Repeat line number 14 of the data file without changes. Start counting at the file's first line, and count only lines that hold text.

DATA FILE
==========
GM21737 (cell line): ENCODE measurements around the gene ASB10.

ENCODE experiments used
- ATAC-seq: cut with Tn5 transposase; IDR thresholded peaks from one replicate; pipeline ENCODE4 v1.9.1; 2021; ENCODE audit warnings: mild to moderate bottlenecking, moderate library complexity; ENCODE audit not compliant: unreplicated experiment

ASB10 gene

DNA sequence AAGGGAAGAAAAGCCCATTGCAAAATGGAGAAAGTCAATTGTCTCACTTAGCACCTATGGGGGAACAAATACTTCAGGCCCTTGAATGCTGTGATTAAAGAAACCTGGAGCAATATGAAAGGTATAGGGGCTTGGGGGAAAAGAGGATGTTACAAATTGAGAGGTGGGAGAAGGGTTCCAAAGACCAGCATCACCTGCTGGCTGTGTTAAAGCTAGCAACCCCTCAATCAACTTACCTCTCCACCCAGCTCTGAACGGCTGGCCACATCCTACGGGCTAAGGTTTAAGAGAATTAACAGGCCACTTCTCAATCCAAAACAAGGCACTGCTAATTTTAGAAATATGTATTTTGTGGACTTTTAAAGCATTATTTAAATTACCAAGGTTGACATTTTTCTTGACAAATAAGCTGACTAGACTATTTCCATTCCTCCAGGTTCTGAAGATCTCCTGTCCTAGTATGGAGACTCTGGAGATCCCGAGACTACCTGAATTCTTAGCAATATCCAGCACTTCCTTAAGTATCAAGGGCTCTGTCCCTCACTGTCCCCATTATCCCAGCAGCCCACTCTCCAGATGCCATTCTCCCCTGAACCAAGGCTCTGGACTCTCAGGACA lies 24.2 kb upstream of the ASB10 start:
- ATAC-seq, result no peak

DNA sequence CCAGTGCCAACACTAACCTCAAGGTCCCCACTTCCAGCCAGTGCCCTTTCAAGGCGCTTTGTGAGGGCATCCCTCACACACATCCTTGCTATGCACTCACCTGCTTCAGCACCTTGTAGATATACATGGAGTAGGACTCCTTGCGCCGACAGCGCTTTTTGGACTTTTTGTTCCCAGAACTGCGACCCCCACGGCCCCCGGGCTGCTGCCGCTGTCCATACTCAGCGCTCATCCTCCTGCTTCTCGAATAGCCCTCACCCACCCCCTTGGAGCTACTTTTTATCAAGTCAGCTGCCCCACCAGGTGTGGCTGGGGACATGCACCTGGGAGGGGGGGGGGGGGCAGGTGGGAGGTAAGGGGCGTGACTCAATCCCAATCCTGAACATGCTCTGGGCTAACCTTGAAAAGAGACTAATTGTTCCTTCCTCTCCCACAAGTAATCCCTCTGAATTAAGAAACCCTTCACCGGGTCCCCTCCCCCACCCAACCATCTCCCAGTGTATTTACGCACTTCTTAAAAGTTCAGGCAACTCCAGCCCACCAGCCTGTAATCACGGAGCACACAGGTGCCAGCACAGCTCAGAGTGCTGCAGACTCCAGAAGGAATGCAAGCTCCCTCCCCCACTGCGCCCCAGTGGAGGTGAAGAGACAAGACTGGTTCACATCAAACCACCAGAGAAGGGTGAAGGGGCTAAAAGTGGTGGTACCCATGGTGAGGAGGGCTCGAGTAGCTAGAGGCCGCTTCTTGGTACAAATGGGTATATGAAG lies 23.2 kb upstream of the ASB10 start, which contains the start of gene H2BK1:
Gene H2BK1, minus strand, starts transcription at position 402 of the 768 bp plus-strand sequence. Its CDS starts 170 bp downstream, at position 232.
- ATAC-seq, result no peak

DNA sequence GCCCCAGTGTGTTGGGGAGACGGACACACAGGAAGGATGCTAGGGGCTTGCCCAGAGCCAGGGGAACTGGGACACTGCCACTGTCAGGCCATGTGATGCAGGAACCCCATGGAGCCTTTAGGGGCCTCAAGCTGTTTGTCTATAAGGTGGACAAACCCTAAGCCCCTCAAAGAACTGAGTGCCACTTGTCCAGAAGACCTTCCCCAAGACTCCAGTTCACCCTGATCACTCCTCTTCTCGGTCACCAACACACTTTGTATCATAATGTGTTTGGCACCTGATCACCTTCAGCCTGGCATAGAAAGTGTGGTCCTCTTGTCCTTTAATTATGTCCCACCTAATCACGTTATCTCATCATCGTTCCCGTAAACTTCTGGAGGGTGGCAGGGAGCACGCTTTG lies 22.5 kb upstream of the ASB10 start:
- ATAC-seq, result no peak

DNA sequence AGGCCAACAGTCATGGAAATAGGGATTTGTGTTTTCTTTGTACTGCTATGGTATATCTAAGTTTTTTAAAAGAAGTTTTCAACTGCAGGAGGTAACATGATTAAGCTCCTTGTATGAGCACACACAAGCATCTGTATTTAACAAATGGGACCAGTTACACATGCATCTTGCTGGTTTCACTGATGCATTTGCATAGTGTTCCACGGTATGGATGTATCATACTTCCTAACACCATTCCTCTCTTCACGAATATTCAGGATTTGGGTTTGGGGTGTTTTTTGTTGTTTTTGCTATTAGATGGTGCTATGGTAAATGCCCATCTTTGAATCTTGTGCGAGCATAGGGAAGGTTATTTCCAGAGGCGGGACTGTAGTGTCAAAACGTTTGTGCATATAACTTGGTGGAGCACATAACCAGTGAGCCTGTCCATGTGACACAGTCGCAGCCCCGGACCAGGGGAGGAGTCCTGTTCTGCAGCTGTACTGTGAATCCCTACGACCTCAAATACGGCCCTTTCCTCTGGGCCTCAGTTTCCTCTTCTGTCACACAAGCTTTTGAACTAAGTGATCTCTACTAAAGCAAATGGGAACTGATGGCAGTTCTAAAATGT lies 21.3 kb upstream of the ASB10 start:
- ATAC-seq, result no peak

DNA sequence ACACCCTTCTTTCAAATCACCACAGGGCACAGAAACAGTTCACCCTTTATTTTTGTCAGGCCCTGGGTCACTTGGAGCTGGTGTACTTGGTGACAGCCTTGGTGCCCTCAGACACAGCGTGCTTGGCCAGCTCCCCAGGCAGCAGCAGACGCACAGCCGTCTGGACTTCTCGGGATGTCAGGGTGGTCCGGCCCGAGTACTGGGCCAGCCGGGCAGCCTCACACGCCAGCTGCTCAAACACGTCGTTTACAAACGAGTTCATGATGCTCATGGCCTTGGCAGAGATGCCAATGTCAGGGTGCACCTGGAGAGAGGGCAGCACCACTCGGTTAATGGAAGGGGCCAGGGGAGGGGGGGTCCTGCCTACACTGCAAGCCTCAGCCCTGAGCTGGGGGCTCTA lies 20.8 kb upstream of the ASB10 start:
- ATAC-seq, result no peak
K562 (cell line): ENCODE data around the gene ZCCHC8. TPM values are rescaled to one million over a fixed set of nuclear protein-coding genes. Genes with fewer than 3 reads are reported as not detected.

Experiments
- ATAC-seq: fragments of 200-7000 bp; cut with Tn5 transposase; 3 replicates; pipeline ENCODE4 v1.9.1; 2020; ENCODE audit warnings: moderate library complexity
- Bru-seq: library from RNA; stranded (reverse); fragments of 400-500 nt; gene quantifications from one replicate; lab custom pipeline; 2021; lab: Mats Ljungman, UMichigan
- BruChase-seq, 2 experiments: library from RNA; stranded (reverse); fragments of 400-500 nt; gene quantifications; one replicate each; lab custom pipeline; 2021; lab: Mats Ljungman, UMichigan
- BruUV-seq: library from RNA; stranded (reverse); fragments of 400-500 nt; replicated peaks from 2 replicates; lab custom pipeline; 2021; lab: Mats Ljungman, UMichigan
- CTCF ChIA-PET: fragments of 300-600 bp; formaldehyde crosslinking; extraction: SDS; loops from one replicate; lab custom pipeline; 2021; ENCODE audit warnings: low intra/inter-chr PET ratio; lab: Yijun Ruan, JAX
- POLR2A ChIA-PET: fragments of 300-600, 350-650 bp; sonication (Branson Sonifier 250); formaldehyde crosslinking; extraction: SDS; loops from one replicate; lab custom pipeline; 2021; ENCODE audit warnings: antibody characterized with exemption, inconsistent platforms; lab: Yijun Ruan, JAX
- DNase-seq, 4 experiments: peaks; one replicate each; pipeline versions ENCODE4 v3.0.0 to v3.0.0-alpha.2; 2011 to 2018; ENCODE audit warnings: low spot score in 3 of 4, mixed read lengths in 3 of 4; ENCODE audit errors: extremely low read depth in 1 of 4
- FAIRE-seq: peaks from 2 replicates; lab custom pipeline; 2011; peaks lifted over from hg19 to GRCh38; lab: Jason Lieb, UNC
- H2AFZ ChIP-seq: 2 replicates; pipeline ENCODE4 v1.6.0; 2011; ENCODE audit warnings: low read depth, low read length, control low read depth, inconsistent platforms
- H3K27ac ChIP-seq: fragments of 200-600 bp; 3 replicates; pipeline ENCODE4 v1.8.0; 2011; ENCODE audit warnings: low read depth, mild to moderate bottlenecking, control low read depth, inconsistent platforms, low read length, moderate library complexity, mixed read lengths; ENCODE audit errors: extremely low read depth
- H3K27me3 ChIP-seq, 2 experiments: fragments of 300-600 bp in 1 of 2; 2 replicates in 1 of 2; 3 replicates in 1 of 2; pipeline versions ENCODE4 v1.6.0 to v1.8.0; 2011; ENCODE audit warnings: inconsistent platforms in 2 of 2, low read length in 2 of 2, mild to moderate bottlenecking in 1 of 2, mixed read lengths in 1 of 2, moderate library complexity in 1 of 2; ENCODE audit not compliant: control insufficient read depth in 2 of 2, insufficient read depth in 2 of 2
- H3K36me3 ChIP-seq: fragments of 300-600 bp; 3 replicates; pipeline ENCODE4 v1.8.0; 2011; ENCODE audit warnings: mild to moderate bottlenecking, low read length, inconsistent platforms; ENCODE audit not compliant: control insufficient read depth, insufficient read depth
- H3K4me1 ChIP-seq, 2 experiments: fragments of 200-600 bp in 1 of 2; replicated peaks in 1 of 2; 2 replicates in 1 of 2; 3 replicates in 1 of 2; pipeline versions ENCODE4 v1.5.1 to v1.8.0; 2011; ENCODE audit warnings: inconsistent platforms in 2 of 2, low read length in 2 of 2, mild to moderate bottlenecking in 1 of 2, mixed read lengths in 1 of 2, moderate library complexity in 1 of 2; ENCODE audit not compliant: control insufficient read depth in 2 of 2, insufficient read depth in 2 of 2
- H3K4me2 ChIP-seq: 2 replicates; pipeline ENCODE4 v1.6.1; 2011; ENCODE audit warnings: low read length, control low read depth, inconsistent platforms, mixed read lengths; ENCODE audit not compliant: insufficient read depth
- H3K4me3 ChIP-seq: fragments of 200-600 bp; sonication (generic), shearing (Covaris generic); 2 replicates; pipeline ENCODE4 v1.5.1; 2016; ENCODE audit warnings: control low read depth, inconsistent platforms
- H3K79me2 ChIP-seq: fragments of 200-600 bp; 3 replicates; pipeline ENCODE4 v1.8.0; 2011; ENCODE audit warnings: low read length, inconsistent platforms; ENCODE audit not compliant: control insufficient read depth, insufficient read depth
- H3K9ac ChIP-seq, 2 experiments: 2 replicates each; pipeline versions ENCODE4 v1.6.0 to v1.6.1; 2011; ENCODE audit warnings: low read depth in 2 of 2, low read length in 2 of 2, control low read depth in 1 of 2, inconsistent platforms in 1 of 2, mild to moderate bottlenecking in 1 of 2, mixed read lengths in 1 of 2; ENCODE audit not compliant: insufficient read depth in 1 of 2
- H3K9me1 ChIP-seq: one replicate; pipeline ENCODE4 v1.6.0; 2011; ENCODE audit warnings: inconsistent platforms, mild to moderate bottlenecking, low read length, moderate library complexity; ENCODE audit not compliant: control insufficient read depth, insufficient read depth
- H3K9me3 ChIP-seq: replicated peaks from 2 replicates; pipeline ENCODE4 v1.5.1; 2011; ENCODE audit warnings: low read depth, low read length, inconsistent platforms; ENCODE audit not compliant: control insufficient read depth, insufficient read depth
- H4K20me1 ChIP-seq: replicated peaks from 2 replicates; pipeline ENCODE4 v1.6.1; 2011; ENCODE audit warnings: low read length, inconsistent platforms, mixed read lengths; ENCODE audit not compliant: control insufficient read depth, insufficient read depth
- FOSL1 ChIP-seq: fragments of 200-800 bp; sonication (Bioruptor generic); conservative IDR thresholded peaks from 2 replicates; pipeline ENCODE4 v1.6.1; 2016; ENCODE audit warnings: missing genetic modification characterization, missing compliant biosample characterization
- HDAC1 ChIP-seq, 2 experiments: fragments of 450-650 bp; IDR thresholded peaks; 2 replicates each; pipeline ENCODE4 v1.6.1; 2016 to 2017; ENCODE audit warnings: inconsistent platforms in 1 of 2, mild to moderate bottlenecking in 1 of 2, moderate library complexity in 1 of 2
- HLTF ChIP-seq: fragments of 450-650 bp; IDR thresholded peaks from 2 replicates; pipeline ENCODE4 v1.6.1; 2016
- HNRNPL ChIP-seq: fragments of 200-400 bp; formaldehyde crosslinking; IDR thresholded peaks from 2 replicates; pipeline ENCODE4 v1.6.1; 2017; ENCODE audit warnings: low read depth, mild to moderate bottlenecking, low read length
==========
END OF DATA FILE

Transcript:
DNA sequence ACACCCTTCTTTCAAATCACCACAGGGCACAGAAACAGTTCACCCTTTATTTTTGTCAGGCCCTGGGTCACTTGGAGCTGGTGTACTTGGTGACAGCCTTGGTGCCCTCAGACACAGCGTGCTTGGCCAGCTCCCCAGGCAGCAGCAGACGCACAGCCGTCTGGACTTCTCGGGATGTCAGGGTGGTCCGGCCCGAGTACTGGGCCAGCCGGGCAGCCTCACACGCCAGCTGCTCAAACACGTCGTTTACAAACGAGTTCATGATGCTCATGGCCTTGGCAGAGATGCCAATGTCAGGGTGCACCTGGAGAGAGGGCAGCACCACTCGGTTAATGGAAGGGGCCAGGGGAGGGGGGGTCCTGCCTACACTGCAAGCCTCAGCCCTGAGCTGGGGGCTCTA lies 20.8 kb upstream of the ASB10 start: